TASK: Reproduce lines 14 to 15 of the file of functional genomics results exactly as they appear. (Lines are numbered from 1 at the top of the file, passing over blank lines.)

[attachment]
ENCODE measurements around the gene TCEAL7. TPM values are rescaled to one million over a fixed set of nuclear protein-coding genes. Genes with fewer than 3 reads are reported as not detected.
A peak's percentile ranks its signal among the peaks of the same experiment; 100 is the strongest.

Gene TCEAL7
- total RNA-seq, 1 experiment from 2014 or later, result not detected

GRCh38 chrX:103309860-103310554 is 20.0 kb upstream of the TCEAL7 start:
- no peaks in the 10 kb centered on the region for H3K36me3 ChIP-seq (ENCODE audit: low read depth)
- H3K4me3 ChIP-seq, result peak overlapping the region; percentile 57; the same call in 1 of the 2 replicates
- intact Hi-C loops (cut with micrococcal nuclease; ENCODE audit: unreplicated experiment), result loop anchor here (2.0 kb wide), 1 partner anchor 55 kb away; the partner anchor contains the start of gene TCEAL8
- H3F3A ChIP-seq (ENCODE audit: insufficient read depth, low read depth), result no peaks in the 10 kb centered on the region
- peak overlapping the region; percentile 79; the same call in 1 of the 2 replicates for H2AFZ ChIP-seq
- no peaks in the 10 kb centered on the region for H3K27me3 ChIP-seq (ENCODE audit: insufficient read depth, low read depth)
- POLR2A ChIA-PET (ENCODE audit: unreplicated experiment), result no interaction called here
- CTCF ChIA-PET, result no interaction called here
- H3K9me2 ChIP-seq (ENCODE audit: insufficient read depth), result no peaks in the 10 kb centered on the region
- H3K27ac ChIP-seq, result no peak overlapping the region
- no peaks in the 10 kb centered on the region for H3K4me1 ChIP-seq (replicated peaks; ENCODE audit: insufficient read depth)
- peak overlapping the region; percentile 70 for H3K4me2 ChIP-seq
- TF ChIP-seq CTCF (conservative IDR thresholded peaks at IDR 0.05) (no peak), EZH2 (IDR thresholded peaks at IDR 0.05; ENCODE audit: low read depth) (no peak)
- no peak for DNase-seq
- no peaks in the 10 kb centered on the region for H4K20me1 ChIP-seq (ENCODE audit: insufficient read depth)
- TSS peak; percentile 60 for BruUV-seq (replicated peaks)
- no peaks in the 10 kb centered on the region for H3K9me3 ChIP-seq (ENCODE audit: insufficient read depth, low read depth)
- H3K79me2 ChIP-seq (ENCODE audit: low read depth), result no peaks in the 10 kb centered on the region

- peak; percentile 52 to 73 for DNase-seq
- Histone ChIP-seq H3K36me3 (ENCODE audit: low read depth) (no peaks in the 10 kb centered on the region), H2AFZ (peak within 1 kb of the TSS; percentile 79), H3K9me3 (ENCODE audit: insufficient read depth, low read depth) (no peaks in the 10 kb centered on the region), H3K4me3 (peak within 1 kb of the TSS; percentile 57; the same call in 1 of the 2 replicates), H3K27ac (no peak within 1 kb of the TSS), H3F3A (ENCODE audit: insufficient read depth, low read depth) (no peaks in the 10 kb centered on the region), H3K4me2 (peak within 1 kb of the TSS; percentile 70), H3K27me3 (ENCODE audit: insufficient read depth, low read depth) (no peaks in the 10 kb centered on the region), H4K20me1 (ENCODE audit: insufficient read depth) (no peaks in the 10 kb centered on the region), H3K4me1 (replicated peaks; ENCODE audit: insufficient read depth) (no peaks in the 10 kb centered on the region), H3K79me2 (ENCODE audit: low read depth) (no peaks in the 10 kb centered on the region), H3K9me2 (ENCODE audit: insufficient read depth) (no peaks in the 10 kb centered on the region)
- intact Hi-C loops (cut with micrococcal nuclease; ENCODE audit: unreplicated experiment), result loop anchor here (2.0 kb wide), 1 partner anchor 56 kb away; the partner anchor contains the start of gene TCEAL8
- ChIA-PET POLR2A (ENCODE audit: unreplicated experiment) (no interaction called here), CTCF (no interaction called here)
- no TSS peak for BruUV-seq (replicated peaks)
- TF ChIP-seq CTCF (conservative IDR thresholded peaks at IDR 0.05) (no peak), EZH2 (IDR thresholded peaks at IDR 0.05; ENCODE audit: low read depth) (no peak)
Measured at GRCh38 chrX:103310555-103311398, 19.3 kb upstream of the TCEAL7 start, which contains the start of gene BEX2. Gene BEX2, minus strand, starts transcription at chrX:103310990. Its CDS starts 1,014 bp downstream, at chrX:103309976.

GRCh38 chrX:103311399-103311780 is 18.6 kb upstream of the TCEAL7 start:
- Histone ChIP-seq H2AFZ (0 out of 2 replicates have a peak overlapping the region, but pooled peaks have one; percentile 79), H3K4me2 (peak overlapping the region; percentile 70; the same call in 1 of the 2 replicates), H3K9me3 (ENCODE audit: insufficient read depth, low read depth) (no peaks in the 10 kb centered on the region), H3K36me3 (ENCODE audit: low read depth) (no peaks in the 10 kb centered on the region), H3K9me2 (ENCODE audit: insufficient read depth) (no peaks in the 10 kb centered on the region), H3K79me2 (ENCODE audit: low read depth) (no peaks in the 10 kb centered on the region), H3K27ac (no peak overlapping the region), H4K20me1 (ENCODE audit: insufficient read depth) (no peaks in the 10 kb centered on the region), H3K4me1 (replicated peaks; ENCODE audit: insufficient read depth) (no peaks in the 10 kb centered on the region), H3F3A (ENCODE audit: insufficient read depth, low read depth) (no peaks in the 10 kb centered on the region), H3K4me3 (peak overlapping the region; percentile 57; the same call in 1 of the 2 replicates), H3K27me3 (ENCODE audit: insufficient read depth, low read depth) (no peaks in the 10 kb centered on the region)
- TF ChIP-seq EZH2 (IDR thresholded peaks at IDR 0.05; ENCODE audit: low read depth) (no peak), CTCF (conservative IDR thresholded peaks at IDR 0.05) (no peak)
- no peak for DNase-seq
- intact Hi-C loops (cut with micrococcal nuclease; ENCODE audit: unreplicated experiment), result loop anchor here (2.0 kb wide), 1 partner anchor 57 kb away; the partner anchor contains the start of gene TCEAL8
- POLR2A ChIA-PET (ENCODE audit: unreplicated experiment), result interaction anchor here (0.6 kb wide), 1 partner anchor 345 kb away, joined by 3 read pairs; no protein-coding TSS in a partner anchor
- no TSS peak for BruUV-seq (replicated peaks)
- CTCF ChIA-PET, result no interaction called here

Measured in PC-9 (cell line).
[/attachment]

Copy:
- H3K9me2 ChIP-seq (ENCODE audit: insufficient read depth), result no peaks in the 10 kb centered on the region
- H3K27ac ChIP-seq, result no peak overlapping the region